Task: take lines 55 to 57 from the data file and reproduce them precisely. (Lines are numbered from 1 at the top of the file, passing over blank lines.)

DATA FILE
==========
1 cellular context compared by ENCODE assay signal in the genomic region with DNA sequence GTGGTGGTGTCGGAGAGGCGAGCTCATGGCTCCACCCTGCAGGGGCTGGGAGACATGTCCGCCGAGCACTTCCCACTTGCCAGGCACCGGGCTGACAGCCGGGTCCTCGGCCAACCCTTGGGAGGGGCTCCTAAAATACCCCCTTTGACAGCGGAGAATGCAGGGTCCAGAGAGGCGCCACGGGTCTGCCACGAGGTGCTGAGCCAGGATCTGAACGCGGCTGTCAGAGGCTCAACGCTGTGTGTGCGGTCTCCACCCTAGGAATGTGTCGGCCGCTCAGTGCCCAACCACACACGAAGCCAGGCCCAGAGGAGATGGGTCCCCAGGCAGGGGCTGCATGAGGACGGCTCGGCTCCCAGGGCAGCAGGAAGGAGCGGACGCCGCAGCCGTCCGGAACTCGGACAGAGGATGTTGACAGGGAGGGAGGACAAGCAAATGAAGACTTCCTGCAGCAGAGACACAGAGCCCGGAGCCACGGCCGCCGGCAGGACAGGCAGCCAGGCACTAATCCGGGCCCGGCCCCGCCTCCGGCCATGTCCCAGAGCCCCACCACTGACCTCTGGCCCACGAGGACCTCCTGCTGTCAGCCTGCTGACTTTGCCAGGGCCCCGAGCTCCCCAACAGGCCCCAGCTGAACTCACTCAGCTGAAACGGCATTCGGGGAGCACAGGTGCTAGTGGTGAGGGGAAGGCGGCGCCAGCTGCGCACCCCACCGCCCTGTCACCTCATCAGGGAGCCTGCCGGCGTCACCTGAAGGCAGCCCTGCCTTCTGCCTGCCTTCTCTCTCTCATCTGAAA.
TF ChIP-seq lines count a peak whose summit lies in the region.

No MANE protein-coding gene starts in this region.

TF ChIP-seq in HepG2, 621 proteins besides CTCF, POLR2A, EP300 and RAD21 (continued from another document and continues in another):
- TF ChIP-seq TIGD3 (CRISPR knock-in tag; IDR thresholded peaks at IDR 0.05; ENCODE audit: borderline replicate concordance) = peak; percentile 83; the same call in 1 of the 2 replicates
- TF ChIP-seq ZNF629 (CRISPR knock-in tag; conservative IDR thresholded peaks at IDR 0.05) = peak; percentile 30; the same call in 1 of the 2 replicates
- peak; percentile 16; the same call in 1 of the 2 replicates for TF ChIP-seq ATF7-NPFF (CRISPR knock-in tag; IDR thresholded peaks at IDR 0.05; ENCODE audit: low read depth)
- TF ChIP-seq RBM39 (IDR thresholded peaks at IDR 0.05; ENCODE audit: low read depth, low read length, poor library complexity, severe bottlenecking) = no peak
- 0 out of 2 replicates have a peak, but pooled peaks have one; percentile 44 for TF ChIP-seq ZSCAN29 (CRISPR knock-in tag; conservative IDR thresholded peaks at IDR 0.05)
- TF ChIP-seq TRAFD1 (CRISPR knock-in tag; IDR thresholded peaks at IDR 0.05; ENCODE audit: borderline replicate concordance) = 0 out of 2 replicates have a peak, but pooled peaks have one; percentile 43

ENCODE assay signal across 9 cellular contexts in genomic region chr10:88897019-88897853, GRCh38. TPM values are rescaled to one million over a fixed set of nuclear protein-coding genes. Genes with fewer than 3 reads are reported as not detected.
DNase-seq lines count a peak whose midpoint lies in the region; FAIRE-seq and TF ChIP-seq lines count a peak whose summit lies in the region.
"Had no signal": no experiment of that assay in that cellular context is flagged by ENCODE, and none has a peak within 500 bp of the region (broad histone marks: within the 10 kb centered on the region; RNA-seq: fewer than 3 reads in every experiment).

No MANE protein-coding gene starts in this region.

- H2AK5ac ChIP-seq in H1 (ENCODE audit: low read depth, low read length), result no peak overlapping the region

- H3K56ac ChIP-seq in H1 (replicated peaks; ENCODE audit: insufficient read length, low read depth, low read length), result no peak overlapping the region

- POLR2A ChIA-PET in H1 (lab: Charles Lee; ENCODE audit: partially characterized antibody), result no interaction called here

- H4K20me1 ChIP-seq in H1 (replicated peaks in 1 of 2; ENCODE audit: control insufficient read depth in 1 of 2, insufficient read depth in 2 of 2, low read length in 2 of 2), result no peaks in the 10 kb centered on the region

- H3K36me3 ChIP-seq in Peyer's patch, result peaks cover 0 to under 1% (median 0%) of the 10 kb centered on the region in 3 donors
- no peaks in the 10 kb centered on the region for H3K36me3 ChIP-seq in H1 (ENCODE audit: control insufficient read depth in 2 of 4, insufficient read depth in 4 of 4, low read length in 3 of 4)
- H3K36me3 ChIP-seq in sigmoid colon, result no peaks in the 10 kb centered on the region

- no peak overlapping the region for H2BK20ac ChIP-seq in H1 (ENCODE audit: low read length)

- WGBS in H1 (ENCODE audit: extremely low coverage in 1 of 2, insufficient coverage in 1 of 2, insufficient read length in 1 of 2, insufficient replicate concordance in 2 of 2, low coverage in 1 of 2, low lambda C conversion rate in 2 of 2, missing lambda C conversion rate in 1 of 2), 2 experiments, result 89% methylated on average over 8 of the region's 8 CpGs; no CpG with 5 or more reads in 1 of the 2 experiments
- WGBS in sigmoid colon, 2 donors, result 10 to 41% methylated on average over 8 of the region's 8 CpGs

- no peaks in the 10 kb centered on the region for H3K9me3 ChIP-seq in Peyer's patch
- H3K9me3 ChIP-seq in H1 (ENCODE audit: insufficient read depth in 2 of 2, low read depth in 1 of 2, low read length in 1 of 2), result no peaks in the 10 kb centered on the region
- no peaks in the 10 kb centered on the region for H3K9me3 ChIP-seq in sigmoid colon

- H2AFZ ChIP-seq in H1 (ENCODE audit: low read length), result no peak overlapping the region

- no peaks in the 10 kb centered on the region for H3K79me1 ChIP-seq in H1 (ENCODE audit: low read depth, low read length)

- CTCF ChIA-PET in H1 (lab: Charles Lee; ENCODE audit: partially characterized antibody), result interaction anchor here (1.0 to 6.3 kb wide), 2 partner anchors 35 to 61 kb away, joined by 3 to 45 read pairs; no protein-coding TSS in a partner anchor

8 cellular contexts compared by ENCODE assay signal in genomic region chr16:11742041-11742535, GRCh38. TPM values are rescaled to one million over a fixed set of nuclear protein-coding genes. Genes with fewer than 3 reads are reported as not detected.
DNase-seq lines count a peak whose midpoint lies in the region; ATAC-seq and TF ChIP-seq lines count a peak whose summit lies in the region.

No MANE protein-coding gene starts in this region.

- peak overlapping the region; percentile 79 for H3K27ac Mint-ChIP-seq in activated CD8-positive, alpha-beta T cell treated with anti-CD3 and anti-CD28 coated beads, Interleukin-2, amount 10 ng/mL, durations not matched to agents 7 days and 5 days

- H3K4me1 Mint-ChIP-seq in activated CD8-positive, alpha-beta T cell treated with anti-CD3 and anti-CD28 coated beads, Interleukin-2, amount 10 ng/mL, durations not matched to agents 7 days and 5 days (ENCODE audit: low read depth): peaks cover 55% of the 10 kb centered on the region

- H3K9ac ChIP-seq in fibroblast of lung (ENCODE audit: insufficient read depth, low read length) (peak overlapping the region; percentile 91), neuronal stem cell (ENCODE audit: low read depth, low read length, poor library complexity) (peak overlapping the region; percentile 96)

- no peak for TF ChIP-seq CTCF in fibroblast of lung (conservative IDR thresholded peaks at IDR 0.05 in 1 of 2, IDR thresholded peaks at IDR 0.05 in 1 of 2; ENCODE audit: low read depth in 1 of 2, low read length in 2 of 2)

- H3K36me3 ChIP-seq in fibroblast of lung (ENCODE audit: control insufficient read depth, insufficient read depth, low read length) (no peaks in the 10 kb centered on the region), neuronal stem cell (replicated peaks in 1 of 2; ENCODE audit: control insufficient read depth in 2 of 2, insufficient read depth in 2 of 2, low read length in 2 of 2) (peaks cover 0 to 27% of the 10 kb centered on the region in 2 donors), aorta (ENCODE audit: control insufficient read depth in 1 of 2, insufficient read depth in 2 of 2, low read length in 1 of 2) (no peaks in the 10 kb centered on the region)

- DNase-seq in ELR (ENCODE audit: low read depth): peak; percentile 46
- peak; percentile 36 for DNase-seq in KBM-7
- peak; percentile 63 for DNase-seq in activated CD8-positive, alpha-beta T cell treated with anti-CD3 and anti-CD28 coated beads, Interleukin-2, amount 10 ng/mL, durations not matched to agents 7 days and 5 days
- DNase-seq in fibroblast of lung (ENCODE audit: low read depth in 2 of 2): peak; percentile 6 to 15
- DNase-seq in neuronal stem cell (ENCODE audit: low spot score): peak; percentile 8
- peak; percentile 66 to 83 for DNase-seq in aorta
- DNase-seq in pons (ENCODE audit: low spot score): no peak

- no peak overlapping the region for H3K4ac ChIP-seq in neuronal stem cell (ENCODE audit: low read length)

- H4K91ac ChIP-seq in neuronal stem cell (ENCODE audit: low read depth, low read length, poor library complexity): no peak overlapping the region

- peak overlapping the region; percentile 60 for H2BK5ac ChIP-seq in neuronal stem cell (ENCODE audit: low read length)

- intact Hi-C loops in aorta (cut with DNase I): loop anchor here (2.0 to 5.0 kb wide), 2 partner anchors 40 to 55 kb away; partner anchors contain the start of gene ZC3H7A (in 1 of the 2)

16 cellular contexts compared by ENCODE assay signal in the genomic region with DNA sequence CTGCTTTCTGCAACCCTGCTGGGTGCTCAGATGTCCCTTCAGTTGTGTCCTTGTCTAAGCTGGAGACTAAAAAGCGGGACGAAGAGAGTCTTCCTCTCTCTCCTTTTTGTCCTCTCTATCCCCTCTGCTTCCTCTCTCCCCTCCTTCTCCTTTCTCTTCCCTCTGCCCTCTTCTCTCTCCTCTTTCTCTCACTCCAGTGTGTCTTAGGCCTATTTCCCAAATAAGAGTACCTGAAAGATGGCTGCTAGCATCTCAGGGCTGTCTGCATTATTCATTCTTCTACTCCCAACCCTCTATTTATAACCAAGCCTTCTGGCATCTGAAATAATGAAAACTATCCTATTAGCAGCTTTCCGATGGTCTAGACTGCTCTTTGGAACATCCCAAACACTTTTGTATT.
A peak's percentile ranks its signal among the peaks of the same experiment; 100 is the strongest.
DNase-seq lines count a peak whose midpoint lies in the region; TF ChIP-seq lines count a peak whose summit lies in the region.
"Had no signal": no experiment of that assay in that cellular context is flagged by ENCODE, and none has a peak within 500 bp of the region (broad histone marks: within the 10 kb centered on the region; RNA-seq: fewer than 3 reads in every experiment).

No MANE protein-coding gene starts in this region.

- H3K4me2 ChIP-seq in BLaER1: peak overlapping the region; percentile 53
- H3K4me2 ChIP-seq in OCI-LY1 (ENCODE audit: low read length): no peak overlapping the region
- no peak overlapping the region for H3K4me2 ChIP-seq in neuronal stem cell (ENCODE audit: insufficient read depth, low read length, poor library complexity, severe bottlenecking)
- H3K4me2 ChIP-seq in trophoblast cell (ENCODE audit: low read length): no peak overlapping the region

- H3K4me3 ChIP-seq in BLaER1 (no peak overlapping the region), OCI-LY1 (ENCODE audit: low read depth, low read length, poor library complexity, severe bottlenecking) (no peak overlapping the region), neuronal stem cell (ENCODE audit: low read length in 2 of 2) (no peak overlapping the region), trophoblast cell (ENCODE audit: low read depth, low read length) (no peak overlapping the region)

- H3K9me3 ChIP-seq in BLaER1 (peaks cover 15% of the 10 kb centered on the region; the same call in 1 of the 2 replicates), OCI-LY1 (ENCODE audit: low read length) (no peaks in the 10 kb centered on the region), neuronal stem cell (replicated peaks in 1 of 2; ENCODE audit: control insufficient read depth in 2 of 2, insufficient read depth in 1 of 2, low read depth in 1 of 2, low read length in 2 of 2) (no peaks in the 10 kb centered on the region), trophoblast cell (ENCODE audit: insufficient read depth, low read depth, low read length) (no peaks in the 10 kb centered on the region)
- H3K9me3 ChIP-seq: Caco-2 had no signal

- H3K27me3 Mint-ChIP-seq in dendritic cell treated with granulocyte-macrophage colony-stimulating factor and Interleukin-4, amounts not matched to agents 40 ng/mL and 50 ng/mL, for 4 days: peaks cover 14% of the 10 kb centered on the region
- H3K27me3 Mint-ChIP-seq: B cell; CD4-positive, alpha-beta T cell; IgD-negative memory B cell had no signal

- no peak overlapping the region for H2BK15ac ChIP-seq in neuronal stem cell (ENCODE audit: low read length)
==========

- H3K4me2 ChIP-seq in BLaER1: peak overlapping the region; percentile 53
- H3K4me2 ChIP-seq in OCI-LY1 (ENCODE audit: low read length): no peak overlapping the region
- no peak overlapping the region for H3K4me2 ChIP-seq in neuronal stem cell (ENCODE audit: insufficient read depth, low read length, poor library complexity, severe bottlenecking)